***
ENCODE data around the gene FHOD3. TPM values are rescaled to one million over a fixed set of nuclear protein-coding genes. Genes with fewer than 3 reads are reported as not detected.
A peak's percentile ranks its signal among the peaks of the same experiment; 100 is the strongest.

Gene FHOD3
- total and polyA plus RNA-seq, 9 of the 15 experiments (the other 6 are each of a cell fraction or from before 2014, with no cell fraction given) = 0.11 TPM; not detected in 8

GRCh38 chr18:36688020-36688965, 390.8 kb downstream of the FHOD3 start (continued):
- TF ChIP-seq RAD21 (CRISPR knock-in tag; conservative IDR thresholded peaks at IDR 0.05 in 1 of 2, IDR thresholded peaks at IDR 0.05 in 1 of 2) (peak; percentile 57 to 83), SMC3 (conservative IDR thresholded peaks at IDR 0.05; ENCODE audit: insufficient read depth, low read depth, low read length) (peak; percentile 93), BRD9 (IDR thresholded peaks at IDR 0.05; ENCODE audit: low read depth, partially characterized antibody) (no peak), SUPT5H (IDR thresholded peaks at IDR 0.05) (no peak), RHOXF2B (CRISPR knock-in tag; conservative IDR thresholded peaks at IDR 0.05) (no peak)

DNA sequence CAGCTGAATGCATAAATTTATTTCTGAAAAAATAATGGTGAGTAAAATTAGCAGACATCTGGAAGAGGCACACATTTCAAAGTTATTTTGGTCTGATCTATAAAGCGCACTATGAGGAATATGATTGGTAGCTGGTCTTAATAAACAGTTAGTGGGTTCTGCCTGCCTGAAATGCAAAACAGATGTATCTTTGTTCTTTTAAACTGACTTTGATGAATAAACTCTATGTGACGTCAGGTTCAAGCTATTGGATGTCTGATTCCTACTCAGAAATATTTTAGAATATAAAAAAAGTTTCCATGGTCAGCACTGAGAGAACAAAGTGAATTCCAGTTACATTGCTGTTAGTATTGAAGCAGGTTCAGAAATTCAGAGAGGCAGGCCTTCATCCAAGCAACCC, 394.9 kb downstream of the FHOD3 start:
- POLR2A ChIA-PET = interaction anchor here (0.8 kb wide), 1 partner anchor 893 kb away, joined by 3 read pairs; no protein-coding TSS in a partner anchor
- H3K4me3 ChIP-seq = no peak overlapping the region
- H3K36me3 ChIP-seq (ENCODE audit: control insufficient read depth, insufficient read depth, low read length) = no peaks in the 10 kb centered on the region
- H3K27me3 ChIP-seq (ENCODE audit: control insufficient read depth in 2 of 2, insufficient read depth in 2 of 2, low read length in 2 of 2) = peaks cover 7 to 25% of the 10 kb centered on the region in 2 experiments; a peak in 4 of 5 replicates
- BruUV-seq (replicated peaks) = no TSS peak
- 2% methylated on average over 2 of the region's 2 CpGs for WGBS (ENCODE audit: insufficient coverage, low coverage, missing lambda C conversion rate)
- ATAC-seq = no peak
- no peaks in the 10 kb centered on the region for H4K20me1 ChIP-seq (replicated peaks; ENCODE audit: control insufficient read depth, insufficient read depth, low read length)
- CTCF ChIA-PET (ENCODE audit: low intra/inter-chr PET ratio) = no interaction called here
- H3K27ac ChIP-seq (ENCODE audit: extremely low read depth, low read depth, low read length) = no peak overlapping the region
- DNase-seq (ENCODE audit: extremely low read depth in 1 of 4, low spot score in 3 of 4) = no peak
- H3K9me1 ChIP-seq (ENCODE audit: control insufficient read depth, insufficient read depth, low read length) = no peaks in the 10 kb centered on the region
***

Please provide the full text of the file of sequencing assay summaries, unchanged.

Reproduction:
ENCODE data around the gene FHOD3. TPM values are rescaled to one million over a fixed set of nuclear protein-coding genes. Genes with fewer than 3 reads are reported as not detected.
A peak's percentile ranks its signal among the peaks of the same experiment; 100 is the strongest.

Gene FHOD3
- total and polyA plus RNA-seq, 9 of the 15 experiments (the other 6 are each of a cell fraction or from before 2014, with no cell fraction given) = 0.11 TPM; not detected in 8

GRCh38 chr18:36688020-36688965, 390.8 kb downstream of the FHOD3 start (continued):
- TF ChIP-seq RAD21 (CRISPR knock-in tag; conservative IDR thresholded peaks at IDR 0.05 in 1 of 2, IDR thresholded peaks at IDR 0.05 in 1 of 2) (peak; percentile 57 to 83), SMC3 (conservative IDR thresholded peaks at IDR 0.05; ENCODE audit: insufficient read depth, low read depth, low read length) (peak; percentile 93), BRD9 (IDR thresholded peaks at IDR 0.05; ENCODE audit: low read depth, partially characterized antibody) (no peak), SUPT5H (IDR thresholded peaks at IDR 0.05) (no peak), RHOXF2B (CRISPR knock-in tag; conservative IDR thresholded peaks at IDR 0.05) (no peak)

DNA sequence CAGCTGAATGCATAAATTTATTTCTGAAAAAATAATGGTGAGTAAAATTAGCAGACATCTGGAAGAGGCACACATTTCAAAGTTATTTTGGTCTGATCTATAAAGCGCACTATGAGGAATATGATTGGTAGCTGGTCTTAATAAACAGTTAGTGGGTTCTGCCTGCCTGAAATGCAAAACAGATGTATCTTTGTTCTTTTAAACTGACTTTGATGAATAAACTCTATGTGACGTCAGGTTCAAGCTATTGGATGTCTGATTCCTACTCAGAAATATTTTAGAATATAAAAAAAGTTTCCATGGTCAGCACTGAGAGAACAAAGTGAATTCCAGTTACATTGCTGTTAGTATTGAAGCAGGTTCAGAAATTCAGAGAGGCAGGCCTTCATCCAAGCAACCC, 394.9 kb downstream of the FHOD3 start:
- POLR2A ChIA-PET = interaction anchor here (0.8 kb wide), 1 partner anchor 893 kb away, joined by 3 read pairs; no protein-coding TSS in a partner anchor
- H3K4me3 ChIP-seq = no peak overlapping the region
- H3K36me3 ChIP-seq (ENCODE audit: control insufficient read depth, insufficient read depth, low read length) = no peaks in the 10 kb centered on the region
- H3K27me3 ChIP-seq (ENCODE audit: control insufficient read depth in 2 of 2, insufficient read depth in 2 of 2, low read length in 2 of 2) = peaks cover 7 to 25% of the 10 kb centered on the region in 2 experiments; a peak in 4 of 5 replicates
- BruUV-seq (replicated peaks) = no TSS peak
- 2% methylated on average over 2 of the region's 2 CpGs for WGBS (ENCODE audit: insufficient coverage, low coverage, missing lambda C conversion rate)
- ATAC-seq = no peak
- no peaks in the 10 kb centered on the region for H4K20me1 ChIP-seq (replicated peaks; ENCODE audit: control insufficient read depth, insufficient read depth, low read length)
- CTCF ChIA-PET (ENCODE audit: low intra/inter-chr PET ratio) = no interaction called here
- H3K27ac ChIP-seq (ENCODE audit: extremely low read depth, low read depth, low read length) = no peak overlapping the region
- DNase-seq (ENCODE audit: extremely low read depth in 1 of 4, low spot score in 3 of 4) = no peak
- H3K9me1 ChIP-seq (ENCODE audit: control insufficient read depth, insufficient read depth, low read length) = no peaks in the 10 kb centered on the region